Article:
And he said to him, “If your presence will not go with me, do not bring us up from here.” (Exodus 33:15)
A question that puts much of our Christianity into focus is this: Would you be satisfied with God’s eternal gifts and blessings, without God’s eternal presence? If God made the best world imaginable — a world teeming with laughter, beautiful lands, sparkling oceans, delicious food, and remade bodies — would this world be a heaven to you if God himself did not dwell there?
Imagine the triune God was ruling the universe from heaven. Imagine him watching from such heights as to see but not be seen. Would you be content to live in paradise without God himself revealing his glory? Is the uncompromised prayer of your heart, “Abide with us”?
“Abide with Us”
Moses was confronted with enjoying God’s favor without God’s presence. The Lord tells Moses, “Go up to a land flowing with milk and honey; but I will not go up among you, lest I consume you on the way, for you are a stiff-necked people” (Exodus 33:3).
Were we Moses, we might have found ourselves hearing this word and inwardly calculating: I get a homeland flowing with milk and honey and I get to avoid getting destroyed because of my sin — win-win. Yet if we settled on this receiving of God’s stuff without God’s presence going with us, we would fall short of Moses’s and the people’s reaction.
Upon hearing that God wouldn’t go among them lest he consume them, the people, instead of being relieved, mourned (Exodus 33:4).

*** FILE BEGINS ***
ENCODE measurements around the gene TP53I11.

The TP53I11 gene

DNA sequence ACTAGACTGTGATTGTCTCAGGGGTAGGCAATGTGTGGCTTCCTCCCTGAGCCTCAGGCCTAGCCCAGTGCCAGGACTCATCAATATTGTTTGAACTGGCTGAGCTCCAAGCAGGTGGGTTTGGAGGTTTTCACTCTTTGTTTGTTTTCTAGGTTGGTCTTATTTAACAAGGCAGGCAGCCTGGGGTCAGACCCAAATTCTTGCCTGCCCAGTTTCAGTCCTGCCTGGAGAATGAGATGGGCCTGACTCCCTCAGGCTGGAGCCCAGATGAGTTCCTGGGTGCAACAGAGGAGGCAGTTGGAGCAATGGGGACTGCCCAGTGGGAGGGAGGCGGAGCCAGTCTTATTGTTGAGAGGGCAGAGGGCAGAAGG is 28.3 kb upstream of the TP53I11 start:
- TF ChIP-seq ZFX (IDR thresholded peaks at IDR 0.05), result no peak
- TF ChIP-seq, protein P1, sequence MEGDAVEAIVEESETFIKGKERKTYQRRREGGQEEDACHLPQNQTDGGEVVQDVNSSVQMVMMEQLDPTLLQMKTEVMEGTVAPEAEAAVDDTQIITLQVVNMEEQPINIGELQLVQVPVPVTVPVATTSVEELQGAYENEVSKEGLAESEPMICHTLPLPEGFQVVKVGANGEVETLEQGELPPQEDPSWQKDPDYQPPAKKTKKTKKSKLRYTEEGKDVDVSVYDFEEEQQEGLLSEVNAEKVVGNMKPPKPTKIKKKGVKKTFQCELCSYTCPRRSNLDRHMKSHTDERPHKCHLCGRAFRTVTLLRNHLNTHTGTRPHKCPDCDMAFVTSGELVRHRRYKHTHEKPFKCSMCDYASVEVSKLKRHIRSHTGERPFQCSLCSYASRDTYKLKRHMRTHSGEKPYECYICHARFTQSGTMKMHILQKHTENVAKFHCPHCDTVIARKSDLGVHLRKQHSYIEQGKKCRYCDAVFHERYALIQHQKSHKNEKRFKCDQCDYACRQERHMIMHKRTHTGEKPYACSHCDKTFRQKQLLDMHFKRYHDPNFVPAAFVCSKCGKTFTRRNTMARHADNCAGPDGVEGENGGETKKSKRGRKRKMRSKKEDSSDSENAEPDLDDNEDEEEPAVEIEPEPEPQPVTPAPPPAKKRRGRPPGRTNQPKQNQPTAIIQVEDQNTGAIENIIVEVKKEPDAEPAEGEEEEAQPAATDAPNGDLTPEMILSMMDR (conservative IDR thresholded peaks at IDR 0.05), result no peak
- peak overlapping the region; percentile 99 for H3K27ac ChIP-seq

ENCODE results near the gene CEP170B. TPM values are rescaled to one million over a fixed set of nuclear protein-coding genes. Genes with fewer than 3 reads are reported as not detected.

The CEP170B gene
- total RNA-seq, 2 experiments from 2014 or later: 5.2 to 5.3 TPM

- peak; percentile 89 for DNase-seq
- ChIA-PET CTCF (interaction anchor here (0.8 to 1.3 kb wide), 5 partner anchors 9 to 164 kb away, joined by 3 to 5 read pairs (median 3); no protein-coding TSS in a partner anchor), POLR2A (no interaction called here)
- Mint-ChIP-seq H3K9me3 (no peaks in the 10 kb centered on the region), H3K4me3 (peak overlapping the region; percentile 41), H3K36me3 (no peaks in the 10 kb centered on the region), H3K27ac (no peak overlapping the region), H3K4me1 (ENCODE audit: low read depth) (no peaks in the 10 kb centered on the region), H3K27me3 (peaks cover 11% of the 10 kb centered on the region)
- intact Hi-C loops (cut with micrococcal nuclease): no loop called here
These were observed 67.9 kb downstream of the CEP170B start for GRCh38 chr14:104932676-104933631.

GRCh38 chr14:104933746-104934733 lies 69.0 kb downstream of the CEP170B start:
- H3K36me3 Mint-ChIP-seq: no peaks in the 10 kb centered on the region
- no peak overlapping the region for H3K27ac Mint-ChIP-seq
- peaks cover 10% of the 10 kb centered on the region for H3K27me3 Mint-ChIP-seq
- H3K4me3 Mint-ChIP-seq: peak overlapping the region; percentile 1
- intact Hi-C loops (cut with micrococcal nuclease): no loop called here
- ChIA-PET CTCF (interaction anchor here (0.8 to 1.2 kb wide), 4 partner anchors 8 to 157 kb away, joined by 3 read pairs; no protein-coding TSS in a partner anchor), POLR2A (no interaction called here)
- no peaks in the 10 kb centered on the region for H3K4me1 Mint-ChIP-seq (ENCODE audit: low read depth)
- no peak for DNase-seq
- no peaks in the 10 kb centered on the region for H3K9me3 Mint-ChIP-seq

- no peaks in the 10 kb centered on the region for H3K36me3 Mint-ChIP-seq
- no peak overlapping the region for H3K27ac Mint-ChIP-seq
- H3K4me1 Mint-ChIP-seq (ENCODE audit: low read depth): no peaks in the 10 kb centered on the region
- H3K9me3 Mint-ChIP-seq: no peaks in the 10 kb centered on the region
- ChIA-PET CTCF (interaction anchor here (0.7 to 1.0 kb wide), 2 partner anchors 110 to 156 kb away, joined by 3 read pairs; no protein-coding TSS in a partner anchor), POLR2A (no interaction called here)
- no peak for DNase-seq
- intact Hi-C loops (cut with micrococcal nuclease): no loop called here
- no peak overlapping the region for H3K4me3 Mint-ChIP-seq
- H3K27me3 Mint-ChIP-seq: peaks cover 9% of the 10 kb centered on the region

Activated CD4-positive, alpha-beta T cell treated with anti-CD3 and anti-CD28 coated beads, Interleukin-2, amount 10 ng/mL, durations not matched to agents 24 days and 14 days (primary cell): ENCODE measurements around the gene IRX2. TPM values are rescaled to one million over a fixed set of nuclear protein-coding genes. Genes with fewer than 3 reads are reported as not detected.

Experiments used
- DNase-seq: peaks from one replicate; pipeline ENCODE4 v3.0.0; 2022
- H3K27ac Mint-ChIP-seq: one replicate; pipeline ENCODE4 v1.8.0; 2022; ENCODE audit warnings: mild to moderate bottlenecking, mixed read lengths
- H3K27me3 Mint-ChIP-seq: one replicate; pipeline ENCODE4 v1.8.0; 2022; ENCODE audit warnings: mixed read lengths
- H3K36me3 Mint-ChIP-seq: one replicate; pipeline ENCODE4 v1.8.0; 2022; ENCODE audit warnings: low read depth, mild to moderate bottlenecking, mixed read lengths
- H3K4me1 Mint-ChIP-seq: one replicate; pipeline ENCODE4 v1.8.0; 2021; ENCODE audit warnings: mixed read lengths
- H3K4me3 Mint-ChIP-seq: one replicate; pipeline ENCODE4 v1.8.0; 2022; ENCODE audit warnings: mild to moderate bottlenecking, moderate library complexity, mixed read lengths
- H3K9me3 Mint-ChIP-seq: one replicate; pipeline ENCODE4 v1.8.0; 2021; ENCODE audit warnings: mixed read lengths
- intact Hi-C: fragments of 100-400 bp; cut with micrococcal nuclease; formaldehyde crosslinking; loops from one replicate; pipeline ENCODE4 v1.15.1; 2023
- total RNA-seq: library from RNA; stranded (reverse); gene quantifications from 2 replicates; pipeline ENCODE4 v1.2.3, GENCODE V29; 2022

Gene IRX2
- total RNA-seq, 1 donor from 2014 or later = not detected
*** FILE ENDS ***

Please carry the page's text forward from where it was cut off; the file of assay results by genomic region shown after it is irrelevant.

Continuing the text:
And even after God promises his presence to Moses and the people, Moses says,
If your presence will not go with me, do not bring us up from here. For how shall it be known that I have found favor in your sight, I and your people? Is it not in your going with us, so that we are distinct, I and your people, from every other people on the face of the earth? (Exodus 33:15–16)
Other nations had nice stuff, but they did not have the living God. Moses would have God as their inheritance. He would rather stall and perish in the wilderness than go forward into Jerusalem without his God going among them. Are we like Moses?
Because We Are Sinners
We should be. And we should be because, like the Moses and the people, we are sinners. Often, we run from God’s presence because we are guilty, but Moses reasons just the opposite.
Moses did not take God’s threat to consume them lightly. He wasn’t expecting God to just sweep the people’s sin under the rug. They had just made a golden calf and worshiped it as an idol.
We see his recognition of their guilt, but he uses this fact in his second plea for God to come with them: “If now I have found favor in your sight, O Lord, please let the Lord go in the midst of us, for it is a stiff-necked people, and pardon our iniquity and our sin, and take us for your inheritance” (Exodus 34:9).
Did you catch that? Come with us, Lord, because we are a sinful people. Instead of that being the reason why God might tarry away from them, it now became the reason for the plea. What happened?
Moses saw God’s glory. And in seeing his glory, he heard something: that God will have compassion and show steadfast love to those he chooses (Exodus 34:6–7). He can, through his redemptive plan, have mercy on those whom he chooses. And this makes Moses bow low in worship, and beg for God to go with them — a sinful people.
In a Land of Milk and Honey
So is our prayer, “Abide with me”? Not just, “Take away this pain,” or “Bring me this blessing,” but “Give me more of you”? Do we confess, “I need thy presence every passing hour” — and this because we know ourselves to be sinners?
Even as some of us dwell in a land flowing with milk and honey, may we ever sing,
Swift to its close ebbs out life’s little day
Earth’s joys grow dim, its glories pass away
Change and decay in all around I see
O Thou who changest not, abide with me.